Celebrating 20 Years of Living Arts

An Evening for Living Arts: Celebrating 20 Years held in the Crystal Ballroom at the historic Detroit Masonic Temple on April 11, 2019. All photos: Julianne Lindsay

An Evening for Living Arts: Celebrating 20 Years held in the Crystal Ballroom at the historic Detroit Masonic Temple on April 11, 2019. All photos: Julianne Lindsay

Last Thursday April 11th, Living Arts celebrated a milestone 20th anniversary in the Crystal Ballroom of the historic Detroit Masonic Temple. Kicking off the evening with a step and repeat welcome, guests were invited to cocktails and hors d’oeuvres in the reception area and to explore the gallery of 20 years of Living Arts work. VIP guests were treated to swag bags filled with goodies from hand tie-dyed towels to chocolates from Bon Bon Bon, a private lounge area, and a tour of the Masonic Temple. 

The program for the evening opened with Executive Director Alissa Novoselick sharing our story of growth and impact. “From one dance class with a handful of students in a church basement to serving over 50,000 youth.” Citing supportive parents, engaging teaching artists, and excited youth, Novoselick also gave a heartfelt nod to the staff and board, as well as the endless hours of grant writing and hustle. 

After encouraging the audience to dream big about the future of Detroit’s youth “where every, single child, regardless of circumstance, has the opportunity and ability to connect to the creative process and grow through instruction and guidance from an exceptional teaching artist”, Novoselick acknowledged the evening’s sponsors and supporters and welcomed Sterling Toles, the host for the evening. 

Toles, a Detroit native, DJ/producer, Kresge fellow, and long-standing teaching artist for Living Arts was an excellent host and story teller. With admiration and respect, Toles introduced colleagues with anecdotes that made the audience laugh and cheer. When speaking of Director of Dance, Marianne Brass, Toles spoke about “the pitter-patter of tiny tap shoes, sounding like the cutest little thunderstorm”. When speaking of Karilú Alarcón Forshee, he spoke of his admiration for managing toddlers with grace, whereas sometimes his class would end in light chaos. 

He shared his love of hip hop and the connection of cultural reinvention with hip hop instructor Daishiro Tsushima, and spoke of all the talents and many hats worn by veteran teaching artist Natasha Beste and her animation students. And when speaking of student Diamond Davis, his pride in her development as an artist and young woman shone through. 

The program featured two dance performances for the evening. One by the Youth Dance Ensemble performing a 2013 throwback lyrical dance entitled Caminos to Calle 13’s “Latinoamérica”. The other, a demonstration of popping/locking, breaking, freestyle, and vogue by the hyper-energetic advanced hip hop class. Three videos were also presented: an animation from Beste’s students on how creating art makes them feel; a profile of Alarcón Forshee and her Detroit Wolf Trap classes; and a retrospective reflection video of the people who have made Living Arts a thriving organization over the last 20 years.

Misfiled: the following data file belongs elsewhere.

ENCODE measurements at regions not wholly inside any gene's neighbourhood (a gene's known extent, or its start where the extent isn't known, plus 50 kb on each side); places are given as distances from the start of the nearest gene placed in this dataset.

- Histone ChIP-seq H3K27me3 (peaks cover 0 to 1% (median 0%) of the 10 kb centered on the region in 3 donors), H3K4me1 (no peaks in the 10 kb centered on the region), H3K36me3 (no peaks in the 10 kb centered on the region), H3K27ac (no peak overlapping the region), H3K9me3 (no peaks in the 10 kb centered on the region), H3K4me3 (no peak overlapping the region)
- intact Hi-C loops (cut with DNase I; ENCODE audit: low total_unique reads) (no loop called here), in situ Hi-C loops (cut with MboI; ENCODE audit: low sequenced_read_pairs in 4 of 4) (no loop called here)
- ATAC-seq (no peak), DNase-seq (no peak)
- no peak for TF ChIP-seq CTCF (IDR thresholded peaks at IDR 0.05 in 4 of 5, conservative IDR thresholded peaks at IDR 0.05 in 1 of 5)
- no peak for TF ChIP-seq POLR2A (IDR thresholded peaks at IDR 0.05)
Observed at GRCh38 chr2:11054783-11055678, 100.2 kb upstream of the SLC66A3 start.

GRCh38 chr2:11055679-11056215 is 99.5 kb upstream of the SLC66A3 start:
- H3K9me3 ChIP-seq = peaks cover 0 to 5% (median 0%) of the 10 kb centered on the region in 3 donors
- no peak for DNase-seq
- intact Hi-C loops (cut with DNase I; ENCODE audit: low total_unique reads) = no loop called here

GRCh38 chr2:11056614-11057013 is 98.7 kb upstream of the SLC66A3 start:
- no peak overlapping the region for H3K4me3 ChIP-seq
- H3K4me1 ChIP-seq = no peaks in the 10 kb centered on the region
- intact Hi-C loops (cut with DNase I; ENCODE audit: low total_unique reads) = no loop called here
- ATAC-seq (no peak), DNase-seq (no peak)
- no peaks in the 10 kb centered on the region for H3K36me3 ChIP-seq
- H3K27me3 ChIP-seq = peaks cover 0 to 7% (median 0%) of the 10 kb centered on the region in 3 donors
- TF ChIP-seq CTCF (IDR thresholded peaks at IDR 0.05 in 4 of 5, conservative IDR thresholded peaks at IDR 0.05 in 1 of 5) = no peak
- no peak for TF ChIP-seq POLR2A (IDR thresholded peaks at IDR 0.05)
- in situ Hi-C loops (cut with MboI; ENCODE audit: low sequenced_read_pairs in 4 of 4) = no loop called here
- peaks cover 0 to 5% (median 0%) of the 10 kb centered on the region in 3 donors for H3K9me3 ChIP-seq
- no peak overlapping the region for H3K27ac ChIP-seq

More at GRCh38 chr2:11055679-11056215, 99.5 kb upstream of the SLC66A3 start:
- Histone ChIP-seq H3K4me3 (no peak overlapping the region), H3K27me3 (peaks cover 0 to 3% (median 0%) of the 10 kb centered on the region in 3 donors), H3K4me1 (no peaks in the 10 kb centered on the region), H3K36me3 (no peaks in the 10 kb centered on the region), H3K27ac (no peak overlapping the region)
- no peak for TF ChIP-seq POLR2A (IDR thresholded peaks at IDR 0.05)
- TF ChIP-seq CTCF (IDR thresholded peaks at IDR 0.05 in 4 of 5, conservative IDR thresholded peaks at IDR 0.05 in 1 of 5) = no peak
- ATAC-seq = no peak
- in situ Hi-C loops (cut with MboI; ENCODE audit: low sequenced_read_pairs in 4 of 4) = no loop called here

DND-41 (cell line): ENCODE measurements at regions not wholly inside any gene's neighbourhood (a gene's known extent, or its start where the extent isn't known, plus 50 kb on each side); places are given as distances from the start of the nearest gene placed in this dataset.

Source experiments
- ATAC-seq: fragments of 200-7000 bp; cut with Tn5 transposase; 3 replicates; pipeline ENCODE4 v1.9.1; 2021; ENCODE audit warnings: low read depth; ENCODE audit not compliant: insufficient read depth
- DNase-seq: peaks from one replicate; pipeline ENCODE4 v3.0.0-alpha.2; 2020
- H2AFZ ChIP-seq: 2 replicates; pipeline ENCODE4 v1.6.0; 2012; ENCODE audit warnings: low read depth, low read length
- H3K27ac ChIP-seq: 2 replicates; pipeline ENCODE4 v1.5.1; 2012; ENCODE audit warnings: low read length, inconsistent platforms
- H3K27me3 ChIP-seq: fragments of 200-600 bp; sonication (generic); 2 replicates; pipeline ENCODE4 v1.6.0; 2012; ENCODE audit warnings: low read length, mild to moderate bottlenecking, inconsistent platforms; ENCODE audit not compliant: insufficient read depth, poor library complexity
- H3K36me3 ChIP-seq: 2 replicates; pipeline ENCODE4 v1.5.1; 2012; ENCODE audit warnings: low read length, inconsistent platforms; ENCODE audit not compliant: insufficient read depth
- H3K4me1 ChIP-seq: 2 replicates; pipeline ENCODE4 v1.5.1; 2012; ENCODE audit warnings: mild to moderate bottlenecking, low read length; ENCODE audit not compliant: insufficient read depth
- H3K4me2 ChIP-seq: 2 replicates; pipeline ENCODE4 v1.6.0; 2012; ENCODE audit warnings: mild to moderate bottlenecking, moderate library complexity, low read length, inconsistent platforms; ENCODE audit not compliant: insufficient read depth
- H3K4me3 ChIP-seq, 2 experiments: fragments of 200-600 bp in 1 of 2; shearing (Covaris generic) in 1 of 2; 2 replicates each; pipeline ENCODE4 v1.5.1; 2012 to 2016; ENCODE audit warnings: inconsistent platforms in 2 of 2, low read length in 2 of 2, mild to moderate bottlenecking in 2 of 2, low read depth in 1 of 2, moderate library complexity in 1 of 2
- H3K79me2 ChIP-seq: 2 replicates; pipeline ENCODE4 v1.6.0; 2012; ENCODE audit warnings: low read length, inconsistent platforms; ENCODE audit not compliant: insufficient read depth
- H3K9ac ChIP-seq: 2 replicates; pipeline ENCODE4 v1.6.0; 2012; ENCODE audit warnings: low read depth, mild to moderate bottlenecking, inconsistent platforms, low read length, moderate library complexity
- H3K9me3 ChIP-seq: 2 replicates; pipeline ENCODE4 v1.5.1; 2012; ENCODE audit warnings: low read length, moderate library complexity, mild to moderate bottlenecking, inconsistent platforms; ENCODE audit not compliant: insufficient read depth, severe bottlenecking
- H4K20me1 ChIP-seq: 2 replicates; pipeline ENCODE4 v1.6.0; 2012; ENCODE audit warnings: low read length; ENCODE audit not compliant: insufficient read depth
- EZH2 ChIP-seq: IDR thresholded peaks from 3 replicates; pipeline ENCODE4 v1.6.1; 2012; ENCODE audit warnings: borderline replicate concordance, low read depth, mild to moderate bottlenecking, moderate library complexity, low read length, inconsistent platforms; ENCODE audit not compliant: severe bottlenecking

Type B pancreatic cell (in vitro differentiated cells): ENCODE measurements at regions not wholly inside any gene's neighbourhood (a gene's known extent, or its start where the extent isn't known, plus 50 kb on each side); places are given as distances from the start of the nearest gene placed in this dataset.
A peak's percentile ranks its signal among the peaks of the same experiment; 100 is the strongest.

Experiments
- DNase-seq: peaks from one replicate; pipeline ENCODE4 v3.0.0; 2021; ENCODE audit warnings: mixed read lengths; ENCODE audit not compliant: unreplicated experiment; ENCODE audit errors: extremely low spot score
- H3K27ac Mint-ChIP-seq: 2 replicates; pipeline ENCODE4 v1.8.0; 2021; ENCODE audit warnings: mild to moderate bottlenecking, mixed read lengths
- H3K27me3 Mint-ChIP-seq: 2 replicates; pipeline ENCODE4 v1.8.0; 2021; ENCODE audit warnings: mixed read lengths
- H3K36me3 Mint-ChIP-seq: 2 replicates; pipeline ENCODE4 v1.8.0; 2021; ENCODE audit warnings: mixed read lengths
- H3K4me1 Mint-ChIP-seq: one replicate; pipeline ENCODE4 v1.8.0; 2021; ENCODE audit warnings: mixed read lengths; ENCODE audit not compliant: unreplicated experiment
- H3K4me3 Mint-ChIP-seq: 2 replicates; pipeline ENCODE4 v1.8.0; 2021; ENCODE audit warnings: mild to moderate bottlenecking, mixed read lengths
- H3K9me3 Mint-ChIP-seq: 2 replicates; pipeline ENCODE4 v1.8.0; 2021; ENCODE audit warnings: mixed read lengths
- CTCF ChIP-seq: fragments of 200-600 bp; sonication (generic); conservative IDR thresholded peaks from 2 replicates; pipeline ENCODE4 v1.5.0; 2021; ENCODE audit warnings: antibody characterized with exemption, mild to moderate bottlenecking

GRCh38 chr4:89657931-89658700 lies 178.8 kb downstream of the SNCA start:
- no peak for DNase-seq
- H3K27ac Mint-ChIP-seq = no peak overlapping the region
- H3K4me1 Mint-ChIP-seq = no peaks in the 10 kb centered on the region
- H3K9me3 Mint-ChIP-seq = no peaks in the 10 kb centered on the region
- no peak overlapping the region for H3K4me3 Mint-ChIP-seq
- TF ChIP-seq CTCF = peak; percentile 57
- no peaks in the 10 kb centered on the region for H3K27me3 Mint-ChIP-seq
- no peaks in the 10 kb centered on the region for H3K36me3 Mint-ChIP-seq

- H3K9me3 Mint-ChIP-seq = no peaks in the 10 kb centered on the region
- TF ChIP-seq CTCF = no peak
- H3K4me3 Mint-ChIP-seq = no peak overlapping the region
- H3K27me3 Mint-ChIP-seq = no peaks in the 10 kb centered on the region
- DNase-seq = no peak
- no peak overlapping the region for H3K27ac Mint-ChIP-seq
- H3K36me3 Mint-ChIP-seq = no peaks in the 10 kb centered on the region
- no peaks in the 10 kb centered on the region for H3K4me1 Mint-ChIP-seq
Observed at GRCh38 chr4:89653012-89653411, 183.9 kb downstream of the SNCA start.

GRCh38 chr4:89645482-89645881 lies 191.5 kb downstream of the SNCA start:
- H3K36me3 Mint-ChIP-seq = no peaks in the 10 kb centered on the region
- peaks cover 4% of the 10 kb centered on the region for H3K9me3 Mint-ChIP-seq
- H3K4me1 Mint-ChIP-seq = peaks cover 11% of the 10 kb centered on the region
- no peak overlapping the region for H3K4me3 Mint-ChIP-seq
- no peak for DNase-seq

Diamond Davis, a long-standing student with the organization shared her experience of creativity and mentorship. Entrusted to be a peer mentor herself, Davis recalled being tasked with putting together 2018’s Open Arts Fest by Program Manager, Zack Bissell. Davis cites Bissell as a “great blessing” in her life who “has pushed me [sic] to do so much”. She spoke of going off to college, but returning to shadow Bissell to learn more from him. 

Novoselick returned to the stage to then speak about honored guest for the evening, Jason REVOK. Following an agreement with a corporation over the improper usage of his artwork, REVOK gifted the funds to four Detroit-based arts organizations, including Living Arts. “We want to express our deepest gratitude to you, in person, in front of all of these people, for your transformative gift. Your generosity will allow us to enter our third decade, ready to take on projects that would have been inconceivable 20 years ago.” As a token of gratitude, Novoselick presented a framed photo of Living Arts’ students signed by the youth. 

Rounding out the program, Matt Nahan, Board Member and Development Committee Chair, introduced the connections made possible by the people in the room and those in the Living Arts community. He then announced that with the gift REVOK presented, the organization halfway to their goal of a $100,000 20th Anniversary Fund. The Fund, Nahan explained, would “allow us to invest in the future of Detroit’s youth by creating new community and educational partnerships, build relationships with some of the area's most exciting artists, and provide the tools and resources to make it all happen. ”

Closing out the evening, Toles gave thanks to the attendees, and sent applause to the rafters for DJs Brendan Asante and student-DJ Johnathan. Toles invited all guests to stay for champagne and desserts and to explore the animation station, gallery, and enjoy one another’s company. 

An Evening for Living Arts raised $75,000 in sponsorship and ticket sales and an additional $10,000 toward the 20th Anniversary Fund (bringing the Fund’s current total to $60,000). 

For more information on the 20th Anniversary Fund please contact Tara Toumaala at tara@livingartsdetroit.org.